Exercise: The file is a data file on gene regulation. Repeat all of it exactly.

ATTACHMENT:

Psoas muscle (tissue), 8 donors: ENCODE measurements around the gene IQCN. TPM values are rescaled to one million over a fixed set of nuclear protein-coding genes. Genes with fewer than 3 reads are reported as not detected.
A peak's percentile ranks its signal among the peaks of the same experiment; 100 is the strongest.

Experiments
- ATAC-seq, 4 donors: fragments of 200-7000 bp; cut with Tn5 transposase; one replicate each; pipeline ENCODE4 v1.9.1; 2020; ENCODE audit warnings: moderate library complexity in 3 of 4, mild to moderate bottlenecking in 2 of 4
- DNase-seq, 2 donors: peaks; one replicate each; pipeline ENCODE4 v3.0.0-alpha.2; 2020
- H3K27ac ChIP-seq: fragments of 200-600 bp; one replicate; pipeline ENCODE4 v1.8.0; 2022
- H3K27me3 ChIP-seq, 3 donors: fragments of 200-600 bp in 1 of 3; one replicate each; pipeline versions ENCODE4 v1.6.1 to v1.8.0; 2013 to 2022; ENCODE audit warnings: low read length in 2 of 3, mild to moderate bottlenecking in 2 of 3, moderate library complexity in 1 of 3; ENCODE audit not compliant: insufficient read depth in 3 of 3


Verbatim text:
Psoas muscle (tissue), 8 donors: ENCODE measurements around the gene IQCN. TPM values are rescaled to one million over a fixed set of nuclear protein-coding genes. Genes with fewer than 3 reads are reported as not detected.
A peak's percentile ranks its signal among the peaks of the same experiment; 100 is the strongest.

Experiments
- ATAC-seq, 4 donors: fragments of 200-7000 bp; cut with Tn5 transposase; one replicate each; pipeline ENCODE4 v1.9.1; 2020; ENCODE audit warnings: moderate library complexity in 3 of 4, mild to moderate bottlenecking in 2 of 4
- DNase-seq, 2 donors: peaks; one replicate each; pipeline ENCODE4 v3.0.0-alpha.2; 2020
- H3K27ac ChIP-seq: fragments of 200-600 bp; one replicate; pipeline ENCODE4 v1.8.0; 2022
- H3K27me3 ChIP-seq, 3 donors: fragments of 200-600 bp in 1 of 3; one replicate each; pipeline versions ENCODE4 v1.6.1 to v1.8.0; 2013 to 2022; ENCODE audit warnings: low read length in 2 of 3, mild to moderate bottlenecking in 2 of 3, moderate library complexity in 1 of 3; ENCODE audit not compliant: insufficient read depth in 3 of 3